Intra-articular loose bodies

Last revised by Dr Henry Knipe on 13 Oct 2022

Intra-articular loose bodies can result from a variety of pathological processes.

The use of the term "loose" is frowned upon by some authors because the fragments do not necessarily move around in the joint ref - the term intra-articular body or fragment is a safer alternative. Historically they were often called joint mice.

Patients may be entirely asymptomatic or complain of pain, clicking and locking, depending on the location and mobility of the fragment as well as any associated secondary degenerative disease, and symptoms from the underlying cause.

Intra-articular bodies are composed of cartilage or cartilage and bone and result from any process that leads to disruption of the articular surface. They derive nutrition from synovial fluid and contain any of the cells of bone or cartilage. The surface cells form more cartilaginous layers, so enlarging the body over time. Deeper cells receive less nutrition resulting in cell death and calcification 2.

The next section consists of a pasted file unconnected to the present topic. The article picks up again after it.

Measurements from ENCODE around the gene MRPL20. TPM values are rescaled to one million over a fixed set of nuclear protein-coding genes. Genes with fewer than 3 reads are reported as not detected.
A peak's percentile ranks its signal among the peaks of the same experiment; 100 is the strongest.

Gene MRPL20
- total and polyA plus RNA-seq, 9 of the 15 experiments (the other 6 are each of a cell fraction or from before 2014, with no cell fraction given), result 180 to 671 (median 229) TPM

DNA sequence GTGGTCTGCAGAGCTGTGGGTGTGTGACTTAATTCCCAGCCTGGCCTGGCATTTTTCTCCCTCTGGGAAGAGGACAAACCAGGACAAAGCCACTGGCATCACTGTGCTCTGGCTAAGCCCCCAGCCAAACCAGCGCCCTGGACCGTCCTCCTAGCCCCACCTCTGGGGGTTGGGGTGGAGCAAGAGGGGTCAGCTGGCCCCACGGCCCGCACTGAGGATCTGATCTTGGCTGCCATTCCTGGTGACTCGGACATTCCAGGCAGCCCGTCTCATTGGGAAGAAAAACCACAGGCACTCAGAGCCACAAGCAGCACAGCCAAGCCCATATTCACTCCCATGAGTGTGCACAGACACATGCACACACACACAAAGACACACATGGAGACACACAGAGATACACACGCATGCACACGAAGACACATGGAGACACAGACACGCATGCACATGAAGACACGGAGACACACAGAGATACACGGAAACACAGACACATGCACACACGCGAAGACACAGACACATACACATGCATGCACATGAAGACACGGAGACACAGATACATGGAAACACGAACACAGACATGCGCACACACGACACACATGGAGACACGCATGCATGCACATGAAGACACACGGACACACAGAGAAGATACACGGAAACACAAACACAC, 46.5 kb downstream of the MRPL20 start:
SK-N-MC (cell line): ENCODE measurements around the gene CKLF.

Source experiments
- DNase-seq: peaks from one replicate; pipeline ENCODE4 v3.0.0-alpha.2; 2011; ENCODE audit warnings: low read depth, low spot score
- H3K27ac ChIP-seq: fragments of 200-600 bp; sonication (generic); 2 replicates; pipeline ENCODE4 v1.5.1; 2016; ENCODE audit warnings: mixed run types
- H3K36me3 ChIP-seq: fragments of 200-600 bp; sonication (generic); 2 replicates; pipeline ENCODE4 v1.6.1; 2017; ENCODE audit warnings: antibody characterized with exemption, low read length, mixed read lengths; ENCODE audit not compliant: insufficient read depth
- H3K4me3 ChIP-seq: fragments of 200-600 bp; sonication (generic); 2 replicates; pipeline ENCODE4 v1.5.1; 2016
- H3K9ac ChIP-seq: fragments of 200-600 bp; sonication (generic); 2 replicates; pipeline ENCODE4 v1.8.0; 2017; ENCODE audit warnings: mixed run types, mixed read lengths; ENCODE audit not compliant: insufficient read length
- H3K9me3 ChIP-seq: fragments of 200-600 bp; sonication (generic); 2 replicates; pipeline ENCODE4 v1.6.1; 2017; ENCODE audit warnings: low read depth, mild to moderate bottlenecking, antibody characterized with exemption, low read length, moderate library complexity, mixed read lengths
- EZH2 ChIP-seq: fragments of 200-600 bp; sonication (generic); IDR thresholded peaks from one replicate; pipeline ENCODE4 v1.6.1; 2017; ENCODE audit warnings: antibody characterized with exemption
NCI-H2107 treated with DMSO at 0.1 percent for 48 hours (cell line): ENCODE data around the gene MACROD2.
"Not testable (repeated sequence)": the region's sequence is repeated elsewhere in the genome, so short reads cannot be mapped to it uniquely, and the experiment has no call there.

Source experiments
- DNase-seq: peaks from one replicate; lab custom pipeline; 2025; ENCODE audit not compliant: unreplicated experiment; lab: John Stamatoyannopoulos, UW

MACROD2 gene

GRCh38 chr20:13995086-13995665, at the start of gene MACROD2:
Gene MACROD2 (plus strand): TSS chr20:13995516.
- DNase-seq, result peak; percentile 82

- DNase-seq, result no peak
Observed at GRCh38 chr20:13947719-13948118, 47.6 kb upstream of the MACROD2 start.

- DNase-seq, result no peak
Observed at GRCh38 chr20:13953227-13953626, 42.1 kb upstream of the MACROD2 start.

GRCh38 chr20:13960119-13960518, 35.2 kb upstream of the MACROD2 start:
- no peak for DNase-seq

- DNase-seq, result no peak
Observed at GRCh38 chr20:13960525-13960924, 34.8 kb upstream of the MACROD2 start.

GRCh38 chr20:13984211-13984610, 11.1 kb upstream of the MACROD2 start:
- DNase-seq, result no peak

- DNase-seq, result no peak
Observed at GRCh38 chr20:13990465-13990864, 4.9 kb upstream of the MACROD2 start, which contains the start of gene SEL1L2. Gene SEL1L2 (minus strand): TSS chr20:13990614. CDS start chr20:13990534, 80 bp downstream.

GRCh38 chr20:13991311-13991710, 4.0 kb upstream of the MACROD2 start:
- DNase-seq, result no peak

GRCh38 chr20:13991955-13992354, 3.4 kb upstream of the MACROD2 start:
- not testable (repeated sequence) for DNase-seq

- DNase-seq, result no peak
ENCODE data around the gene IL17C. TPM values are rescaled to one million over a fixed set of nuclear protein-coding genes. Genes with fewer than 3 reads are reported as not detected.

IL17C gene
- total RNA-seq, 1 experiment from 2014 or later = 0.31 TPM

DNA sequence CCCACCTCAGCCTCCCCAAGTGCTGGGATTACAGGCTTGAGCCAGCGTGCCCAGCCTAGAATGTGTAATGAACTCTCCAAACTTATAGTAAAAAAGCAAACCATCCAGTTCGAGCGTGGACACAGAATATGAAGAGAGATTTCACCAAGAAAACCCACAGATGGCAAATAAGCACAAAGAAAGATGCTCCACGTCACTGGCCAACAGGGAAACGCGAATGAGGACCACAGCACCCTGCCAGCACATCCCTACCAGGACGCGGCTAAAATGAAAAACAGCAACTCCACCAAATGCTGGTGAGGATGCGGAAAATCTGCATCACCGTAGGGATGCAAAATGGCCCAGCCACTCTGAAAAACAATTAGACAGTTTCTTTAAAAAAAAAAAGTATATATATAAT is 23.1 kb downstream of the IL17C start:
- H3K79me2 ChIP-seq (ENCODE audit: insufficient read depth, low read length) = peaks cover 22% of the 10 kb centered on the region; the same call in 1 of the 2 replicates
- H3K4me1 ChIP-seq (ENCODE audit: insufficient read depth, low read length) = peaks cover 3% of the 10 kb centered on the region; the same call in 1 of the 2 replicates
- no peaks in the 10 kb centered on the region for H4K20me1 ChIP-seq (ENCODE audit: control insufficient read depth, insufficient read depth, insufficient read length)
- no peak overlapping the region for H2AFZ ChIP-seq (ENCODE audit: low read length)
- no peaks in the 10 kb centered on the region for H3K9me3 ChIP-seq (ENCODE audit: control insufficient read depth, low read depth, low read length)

A wide range of conditions can lead to the development of intra-articular loose bodies: 

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Cases and figures

  • Case 1: loose fragment from osteochondral fracture
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  • Case 2
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  • Case 3: synovial chondromatosis
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  • Case 4: with prepatellar bursitis
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  • Case 5: secondary to OA
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  • Case 6: from severe osteoarthritis
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  • Case 7: large loose body
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  • Case 8
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  • Case 9: calcified loose bodies in a Baker cyst
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  • Case 10: in patellar dislocation
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  • Case 11: losse chondral body
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  • Case 12: in suprapatellar recess
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